Ask the Expert – Buddy Odom

This week’s post is from a different perspective, it’s written by Buddy Odom husband of artist Kathie Odom. Buddy writes for Kathie’s blog and he does so in the form of letters. In this week’s post he writes to a friend and examines what he feels being a supportive spouse to an artist and wife truly means.

Dear Matt,

We often get so caught up in the hurry of life that we forget to ask about the things that matter. But after our lively conversation over drinks last week, I was reminded how good it is to simply catch up with an old friend.

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You were very curious about my relationship with Kathie. And you often seemed puzzled over the amount of time and effort I invest into the pursuit of her art career. Most striking to me was your statement as you were leaving, “Well, I guess it’s my wife’s turn to do her thing now!” I think I was misunderstood. Right or wrong, here are some truths:

-­‐ Yes, as soon as Kathie and I married, I gladly took on the burden of financial provision for our family.

-­‐ Yes, we worked hard to find a vocation that intersected with my passions.

-­‐ Yes, I found a great measure of personal satisfaction upon finding that job.

-­‐ And yes, even while shelving her creative gifts for almost thirty-­‐five years to raise kids and send me into my new found mission, she deeply enjoyed watching me thrive!

I can see, Matt, how you might think I have allowed Kathie to now “have her turn” in this rocketing art career of hers! And I can see how it looks to watch me champion, promote and support her in every way I can think of.

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But her new path was not mine to give. Plus, this cheerleading of mine was not born out of a need for equity or fairness. Instead it began with an honest look at two things.

First, I started to look at my own ignorance. (I mean this word in the truest, not meanest, sense of the word). I ignored several things that were perfectly within my vision to see, mostly Kathie! I was so consumed with good things that I quickly began missing this young woman with whom I made vows. A few years ago after her career started to blossom, she asked me, “What were you thinking when you married an artist?” Frankly, I had no answer for her because I was busying myself with the pursuit of a wonderful life. You know… three kids, two cars, one house and a full belly.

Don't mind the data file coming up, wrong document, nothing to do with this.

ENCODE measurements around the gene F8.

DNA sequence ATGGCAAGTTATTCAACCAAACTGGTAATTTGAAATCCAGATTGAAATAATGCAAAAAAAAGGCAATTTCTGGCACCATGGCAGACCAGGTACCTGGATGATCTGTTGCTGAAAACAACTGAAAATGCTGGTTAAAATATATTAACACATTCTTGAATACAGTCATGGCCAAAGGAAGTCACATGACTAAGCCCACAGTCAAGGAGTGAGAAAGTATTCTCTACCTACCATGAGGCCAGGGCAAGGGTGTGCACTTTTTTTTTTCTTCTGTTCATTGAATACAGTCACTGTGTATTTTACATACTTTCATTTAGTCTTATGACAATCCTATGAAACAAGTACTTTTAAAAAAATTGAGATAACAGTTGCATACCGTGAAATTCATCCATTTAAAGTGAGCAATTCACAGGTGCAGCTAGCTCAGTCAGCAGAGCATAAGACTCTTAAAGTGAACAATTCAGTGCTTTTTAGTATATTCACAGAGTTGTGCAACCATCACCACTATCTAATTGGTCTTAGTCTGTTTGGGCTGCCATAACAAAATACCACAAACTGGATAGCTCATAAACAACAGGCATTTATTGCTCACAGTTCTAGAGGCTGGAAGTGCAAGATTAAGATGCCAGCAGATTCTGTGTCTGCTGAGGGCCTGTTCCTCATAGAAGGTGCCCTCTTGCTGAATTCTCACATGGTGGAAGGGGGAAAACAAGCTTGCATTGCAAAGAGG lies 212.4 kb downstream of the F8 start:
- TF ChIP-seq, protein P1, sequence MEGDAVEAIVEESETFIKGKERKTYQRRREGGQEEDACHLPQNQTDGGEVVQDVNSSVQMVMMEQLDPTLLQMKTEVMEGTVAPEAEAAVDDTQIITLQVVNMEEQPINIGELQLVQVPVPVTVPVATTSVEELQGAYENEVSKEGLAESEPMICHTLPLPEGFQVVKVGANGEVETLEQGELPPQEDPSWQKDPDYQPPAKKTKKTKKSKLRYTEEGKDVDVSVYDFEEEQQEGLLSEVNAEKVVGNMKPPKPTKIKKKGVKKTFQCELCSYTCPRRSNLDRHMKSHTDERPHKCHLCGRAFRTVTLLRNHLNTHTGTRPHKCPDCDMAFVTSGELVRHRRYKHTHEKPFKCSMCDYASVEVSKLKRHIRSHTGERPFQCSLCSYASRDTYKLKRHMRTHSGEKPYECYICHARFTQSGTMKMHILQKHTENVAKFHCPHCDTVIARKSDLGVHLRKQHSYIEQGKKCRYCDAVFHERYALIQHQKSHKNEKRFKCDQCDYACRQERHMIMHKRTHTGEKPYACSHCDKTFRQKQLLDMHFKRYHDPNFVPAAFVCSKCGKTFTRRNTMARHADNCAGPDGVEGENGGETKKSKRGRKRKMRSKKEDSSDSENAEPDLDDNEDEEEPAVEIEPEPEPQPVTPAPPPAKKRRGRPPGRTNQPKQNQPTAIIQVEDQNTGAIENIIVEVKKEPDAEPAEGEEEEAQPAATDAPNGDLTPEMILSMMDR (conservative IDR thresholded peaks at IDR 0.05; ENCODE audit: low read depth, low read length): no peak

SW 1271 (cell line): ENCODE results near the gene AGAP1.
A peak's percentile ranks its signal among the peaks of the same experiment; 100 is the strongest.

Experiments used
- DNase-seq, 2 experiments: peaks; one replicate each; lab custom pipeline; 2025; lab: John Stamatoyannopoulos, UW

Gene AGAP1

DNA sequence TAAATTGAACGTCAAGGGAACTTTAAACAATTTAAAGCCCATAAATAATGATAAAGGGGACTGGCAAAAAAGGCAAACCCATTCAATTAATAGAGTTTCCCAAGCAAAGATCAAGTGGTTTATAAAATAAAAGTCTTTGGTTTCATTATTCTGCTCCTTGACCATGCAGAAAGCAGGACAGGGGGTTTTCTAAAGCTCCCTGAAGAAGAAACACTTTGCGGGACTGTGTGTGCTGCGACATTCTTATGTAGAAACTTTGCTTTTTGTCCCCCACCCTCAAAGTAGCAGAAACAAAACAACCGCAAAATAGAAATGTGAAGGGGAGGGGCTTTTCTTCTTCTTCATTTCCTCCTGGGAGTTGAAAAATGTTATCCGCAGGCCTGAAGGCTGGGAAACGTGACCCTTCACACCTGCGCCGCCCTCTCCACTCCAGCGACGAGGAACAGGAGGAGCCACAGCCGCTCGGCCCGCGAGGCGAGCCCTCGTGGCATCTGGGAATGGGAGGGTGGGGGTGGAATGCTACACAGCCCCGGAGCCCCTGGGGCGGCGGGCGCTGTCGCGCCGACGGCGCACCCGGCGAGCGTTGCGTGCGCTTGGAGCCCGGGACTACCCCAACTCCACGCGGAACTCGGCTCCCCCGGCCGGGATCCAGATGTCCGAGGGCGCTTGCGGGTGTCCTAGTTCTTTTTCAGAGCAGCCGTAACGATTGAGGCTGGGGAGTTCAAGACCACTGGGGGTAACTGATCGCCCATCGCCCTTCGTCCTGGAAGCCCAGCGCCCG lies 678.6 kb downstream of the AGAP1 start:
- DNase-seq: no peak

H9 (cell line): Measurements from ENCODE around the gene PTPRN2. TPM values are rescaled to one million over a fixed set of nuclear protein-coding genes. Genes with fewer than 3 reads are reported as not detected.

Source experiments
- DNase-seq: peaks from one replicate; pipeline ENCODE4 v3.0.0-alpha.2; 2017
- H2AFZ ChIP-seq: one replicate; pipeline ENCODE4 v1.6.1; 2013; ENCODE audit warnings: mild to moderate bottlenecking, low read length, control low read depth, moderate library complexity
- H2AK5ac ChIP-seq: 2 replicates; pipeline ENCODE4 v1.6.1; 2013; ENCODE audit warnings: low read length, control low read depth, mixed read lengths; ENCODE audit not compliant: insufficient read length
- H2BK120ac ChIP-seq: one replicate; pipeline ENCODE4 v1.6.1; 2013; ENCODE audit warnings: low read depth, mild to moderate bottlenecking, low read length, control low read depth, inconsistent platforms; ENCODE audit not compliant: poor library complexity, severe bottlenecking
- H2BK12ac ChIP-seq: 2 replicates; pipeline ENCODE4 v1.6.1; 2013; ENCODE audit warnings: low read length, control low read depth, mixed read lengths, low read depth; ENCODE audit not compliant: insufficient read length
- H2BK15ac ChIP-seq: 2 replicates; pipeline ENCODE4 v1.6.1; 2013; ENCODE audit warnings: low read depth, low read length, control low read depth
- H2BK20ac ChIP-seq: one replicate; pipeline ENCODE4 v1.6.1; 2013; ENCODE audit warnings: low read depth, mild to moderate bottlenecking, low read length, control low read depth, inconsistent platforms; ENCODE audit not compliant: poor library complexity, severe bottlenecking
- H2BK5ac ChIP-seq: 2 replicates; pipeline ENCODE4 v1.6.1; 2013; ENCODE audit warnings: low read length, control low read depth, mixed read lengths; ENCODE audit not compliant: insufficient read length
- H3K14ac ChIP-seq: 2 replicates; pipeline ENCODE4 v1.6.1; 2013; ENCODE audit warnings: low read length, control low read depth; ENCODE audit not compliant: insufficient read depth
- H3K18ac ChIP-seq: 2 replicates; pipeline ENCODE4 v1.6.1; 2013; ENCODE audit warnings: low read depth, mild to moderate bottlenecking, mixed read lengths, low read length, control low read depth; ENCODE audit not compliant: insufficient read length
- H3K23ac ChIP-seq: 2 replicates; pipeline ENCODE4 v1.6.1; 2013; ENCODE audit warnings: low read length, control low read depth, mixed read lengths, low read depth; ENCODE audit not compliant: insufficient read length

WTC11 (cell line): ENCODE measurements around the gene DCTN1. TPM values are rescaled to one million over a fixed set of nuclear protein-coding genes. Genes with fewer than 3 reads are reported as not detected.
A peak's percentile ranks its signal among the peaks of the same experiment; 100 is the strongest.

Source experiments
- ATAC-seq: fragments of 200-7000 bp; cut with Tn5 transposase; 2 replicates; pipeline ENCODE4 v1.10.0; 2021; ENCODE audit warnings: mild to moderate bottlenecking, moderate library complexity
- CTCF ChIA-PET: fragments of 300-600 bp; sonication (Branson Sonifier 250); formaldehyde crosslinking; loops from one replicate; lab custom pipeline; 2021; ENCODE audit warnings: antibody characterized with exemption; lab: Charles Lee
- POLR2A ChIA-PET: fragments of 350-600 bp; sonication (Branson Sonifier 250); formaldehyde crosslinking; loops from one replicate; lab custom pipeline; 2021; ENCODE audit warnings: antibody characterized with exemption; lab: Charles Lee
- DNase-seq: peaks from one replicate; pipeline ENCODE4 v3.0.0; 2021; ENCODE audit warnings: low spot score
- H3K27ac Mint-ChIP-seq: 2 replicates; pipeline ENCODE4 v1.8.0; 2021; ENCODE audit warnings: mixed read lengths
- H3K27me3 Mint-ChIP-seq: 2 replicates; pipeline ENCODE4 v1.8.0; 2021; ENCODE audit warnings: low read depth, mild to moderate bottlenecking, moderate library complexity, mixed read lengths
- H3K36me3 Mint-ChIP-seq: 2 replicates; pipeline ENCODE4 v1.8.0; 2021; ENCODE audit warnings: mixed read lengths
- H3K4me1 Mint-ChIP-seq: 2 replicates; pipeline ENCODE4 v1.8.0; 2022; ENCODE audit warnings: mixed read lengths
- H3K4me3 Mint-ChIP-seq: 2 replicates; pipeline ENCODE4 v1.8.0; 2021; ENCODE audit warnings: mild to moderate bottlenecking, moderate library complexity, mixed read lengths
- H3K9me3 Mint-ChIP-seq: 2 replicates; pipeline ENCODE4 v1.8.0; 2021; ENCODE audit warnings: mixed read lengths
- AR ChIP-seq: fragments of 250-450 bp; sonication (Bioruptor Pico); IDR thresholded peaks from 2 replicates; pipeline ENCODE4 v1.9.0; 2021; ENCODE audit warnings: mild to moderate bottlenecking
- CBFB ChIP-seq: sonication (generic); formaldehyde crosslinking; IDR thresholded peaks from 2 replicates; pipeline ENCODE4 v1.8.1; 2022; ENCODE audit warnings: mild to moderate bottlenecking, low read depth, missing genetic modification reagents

Secondly, Kathie conveniently hid behind this wonderful life we had (have). But it was easier, much easier for Kathie to not paint. While extraordinarily demanding, it was somehow simpler to be the generous and kind woman who loved and encouraged a family and worked odd jobs while neglecting that once-­‐fascinating and forever-­‐stimulating joy of creating! Sure, she kept her juices flowing and hands busy with productive endeavors, but something was missing.

Make no mistake, Matt. While this life together is not completely ironed out, both Kathie and I are living with no regrets. And we know this crazy life cannot be settled with simplistic rules of fairness. Meanwhile, we want to live vibrantly today while not knowing what tomorrow holds. But (and this is a big but), there are longings deep within one another that need a lifetime of careful and intentional conversations to uncover.

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The poet, Rainer Rilke, puts it this way: I beg you, to have patience with everything unresolved in your heart and to try to love the questions themselves as if they were locked rooms or books written in a foreign language. Don’t search for the answers, which could not be given to you now, because you would not be able to live them. And the point is to live everything. Live the questions now. Perhaps then, someday far in the future, you will gradually, without even noticing it, live your way into the answer.